He has scored 840 runs in 16 innings so far in the Quaid-e-Azam Trophy at an average of 70. He has scored 3 hundreds and a fifty, at an impressive strike rate of 71. He has had another stellar season on the domestic season, but Fawad Alam still finds himself out of the national team. The lean run-making machine is despised by fans of pajama cricket, on the bogus postulation of his un-ability to hit boundaries. Fawad has played some very valuable innings for Pakistan, in spite of the constant mistreatment of his abilities by the team management – he has it in him to be a solid all-round cricketer in Test and ODI cricket. Yet, he gets dropped for his shortcomings in a format ill-suited to the brand of cricket he plays.
Scoring 168 on test debut, away from home, from an unfamiliar position – where the rest of the team crumbled around you, is a significant feat. Such is the misfortune of Pakistan cricket that the precious talent found him out of the test team after just 2 more tests. He was presented to New Zealand as a sacrificial goat, due to the cowardly attitude of the senior players (read: Shoaib Malik) in the team, who refused to bat at #3 on a green top in New Zealand.
Fawad has represented Pakistan in 54 international matches in all three formats of the game; almost half of those have been T20I – a format of the game which is not suited to his approach of batting when sent at #6 or 7. Out of the 17 innings he has played in T20’s only 4 of them have been at his natural position of #4, 5. His two most noteworthy contributions in T20I cricket were his; 8-ball-23 against Sri Lanka in Canada, and his run out of Albie Morkel in the semi-final of the T20 WC 09.
Fawad along with Umer Akmal was the solitary bright spot during the Australian shambles of 2010. After being ignored for the first 2 ODIs, Fawad complimented Umer well, and formed superb partnerships with the Lahore Dynamite, which were a treat to watch from a Pakistani fans point of view. He came in to bat under complicated circumstances when the team was 4 down for as little as 39 runs, but ran hard, took singles and built partnerships.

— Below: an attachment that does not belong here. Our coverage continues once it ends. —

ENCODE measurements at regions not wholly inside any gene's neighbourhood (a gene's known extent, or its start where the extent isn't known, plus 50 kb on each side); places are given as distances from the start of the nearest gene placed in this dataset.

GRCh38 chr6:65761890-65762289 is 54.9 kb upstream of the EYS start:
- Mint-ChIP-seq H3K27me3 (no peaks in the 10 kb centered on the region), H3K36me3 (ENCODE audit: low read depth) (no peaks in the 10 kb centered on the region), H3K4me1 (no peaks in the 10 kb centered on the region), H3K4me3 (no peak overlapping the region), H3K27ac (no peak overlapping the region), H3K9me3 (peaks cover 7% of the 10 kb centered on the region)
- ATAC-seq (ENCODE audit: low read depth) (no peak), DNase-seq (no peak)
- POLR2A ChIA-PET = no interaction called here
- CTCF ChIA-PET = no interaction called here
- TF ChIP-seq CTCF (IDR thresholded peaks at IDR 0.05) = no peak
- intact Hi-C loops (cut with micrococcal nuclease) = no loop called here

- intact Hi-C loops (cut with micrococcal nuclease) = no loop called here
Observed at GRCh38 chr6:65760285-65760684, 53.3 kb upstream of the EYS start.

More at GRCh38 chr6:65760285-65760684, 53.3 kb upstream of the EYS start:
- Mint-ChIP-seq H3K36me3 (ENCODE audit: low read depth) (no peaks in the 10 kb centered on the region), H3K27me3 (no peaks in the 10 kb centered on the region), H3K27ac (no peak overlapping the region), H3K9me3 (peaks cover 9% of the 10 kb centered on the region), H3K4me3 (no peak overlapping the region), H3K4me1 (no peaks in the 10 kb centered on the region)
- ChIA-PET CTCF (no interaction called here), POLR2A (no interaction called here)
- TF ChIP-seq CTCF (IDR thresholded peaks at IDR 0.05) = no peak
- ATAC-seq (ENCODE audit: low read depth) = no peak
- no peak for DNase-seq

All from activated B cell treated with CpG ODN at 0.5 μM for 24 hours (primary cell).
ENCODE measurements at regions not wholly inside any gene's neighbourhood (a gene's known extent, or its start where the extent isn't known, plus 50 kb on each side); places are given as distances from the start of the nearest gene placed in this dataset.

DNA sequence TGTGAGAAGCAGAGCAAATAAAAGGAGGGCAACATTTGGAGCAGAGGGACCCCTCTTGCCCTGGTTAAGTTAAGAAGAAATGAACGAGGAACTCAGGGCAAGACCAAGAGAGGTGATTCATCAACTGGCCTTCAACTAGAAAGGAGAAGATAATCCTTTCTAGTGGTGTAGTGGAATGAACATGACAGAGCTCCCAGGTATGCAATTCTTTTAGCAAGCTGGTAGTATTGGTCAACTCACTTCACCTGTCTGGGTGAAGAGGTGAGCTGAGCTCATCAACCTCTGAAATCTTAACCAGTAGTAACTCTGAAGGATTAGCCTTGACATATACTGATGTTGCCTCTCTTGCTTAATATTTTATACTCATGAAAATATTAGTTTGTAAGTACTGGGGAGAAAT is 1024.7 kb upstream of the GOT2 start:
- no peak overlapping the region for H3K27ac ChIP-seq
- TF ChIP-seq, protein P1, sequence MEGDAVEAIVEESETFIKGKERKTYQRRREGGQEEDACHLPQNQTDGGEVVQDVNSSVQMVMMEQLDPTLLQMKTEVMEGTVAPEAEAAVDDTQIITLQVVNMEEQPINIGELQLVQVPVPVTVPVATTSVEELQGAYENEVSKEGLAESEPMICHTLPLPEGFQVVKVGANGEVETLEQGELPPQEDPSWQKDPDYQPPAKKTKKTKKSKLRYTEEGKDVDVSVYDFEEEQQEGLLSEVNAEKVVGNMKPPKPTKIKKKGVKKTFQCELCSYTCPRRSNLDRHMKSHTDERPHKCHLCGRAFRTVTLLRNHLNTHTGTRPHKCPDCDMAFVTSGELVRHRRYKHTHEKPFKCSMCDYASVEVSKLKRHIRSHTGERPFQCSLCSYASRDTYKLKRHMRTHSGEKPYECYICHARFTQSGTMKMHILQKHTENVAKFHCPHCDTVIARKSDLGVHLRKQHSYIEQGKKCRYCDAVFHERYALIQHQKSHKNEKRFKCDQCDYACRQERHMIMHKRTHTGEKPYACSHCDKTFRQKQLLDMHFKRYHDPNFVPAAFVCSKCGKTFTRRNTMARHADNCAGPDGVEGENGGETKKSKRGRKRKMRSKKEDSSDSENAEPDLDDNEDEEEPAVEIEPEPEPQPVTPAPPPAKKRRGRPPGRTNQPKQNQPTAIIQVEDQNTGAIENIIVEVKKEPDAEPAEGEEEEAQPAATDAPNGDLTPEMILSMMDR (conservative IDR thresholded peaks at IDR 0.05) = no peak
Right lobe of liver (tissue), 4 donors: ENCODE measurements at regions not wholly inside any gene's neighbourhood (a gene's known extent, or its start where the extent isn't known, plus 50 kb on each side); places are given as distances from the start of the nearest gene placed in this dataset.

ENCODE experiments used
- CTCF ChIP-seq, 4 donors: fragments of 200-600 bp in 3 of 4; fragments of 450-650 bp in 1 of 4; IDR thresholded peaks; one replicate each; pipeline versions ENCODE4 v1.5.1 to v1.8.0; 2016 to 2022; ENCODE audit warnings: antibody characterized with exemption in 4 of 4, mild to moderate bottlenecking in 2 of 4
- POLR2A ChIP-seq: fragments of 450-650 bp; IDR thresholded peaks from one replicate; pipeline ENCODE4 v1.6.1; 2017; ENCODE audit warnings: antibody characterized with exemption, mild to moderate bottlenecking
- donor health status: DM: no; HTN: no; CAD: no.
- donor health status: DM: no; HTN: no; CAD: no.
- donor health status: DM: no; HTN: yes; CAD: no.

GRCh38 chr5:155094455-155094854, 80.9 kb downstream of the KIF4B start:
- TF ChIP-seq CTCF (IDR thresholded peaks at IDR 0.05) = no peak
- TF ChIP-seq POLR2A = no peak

In the sheer gloominess of the tour wash, he was being looked as a steadfast and responsible young talent, with a sane head. He averaged 39 in ODI’s against Australia, made valuable contributions in the England ODI series after the spot-fixing trauma, with an important 64 in the Umer Gul ODI. He also played a very useful hand at Abu Dhabi, in the Razzle Dazzle Show. Nearly got Pakistan home in the 3rd ODI against Saffers and was then unceremoniously dropped from the team in New Zealand after one T20 failure.
Another substantiation of his grown-up attitude can be found in his absolute silence on the issue of his non-selection. He has thrown no tantrums unlike other ‘stars’ in Pakistan, has not run his mouth off in the media, has not blamed anyone – but has promised to try his level best to get back into the team, on the basis of his domestic performances. Boy has he delivered on those promises.
Those who rubbish his domestic performances are naïve. Averaging 58.60 (the highest ever) in the history of Pakistan cricket is no mean feat, at any level of cricket. There is no point of having a domestic structure if you are not going to select players on the basis of how well they have done there.
His critics often question his lack of a proper technique as a reason why he shouldn’t be in the team. To them I say, aamb chupo.